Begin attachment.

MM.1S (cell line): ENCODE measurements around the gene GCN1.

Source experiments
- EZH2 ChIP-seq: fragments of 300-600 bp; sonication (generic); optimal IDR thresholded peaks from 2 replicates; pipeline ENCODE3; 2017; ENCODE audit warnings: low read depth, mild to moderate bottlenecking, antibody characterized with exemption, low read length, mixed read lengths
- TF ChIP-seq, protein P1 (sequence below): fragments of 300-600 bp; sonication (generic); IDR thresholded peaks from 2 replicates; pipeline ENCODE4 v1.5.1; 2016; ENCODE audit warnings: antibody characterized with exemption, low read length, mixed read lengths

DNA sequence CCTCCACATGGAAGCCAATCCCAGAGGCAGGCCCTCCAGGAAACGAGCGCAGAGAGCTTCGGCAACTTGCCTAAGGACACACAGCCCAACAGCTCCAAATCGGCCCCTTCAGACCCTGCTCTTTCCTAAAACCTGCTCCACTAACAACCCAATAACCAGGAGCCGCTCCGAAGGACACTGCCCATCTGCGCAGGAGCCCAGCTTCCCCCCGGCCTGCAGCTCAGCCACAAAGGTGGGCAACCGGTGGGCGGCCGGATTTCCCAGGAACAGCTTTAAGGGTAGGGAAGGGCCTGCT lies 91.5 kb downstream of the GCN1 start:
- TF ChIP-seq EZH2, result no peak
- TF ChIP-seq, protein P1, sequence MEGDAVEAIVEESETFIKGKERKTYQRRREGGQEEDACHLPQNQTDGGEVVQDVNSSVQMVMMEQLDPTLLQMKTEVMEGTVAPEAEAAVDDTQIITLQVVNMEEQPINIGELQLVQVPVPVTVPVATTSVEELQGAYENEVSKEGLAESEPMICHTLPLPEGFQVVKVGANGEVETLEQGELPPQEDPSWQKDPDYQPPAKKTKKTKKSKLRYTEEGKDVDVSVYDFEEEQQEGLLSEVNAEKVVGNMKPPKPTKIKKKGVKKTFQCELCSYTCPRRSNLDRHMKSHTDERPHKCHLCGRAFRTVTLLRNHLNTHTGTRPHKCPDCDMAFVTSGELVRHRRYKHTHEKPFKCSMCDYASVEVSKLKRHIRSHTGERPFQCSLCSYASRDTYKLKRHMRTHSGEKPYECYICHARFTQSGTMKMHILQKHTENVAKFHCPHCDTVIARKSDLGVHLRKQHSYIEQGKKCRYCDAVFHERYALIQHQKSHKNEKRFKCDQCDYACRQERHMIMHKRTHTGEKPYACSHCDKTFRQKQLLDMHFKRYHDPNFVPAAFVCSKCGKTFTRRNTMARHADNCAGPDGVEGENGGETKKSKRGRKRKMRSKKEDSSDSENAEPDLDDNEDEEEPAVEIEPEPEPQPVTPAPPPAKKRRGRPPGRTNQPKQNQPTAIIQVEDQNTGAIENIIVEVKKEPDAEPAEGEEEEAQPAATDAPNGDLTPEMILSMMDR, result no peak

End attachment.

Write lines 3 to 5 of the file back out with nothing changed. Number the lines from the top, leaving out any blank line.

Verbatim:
- EZH2 ChIP-seq: fragments of 300-600 bp; sonication (generic); optimal IDR thresholded peaks from 2 replicates; pipeline ENCODE3; 2017; ENCODE audit warnings: low read depth, mild to moderate bottlenecking, antibody characterized with exemption, low read length, mixed read lengths
- TF ChIP-seq, protein P1 (sequence below): fragments of 300-600 bp; sonication (generic); IDR thresholded peaks from 2 replicates; pipeline ENCODE4 v1.5.1; 2016; ENCODE audit warnings: antibody characterized with exemption, low read length, mixed read lengths

DNA sequence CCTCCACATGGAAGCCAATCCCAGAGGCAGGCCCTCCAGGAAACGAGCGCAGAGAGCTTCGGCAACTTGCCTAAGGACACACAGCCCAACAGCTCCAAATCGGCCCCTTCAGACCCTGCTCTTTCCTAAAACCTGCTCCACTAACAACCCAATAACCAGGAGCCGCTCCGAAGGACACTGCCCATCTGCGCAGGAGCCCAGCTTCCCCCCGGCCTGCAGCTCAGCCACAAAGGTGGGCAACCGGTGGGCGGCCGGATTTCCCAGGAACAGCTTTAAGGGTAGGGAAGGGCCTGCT lies 91.5 kb downstream of the GCN1 start: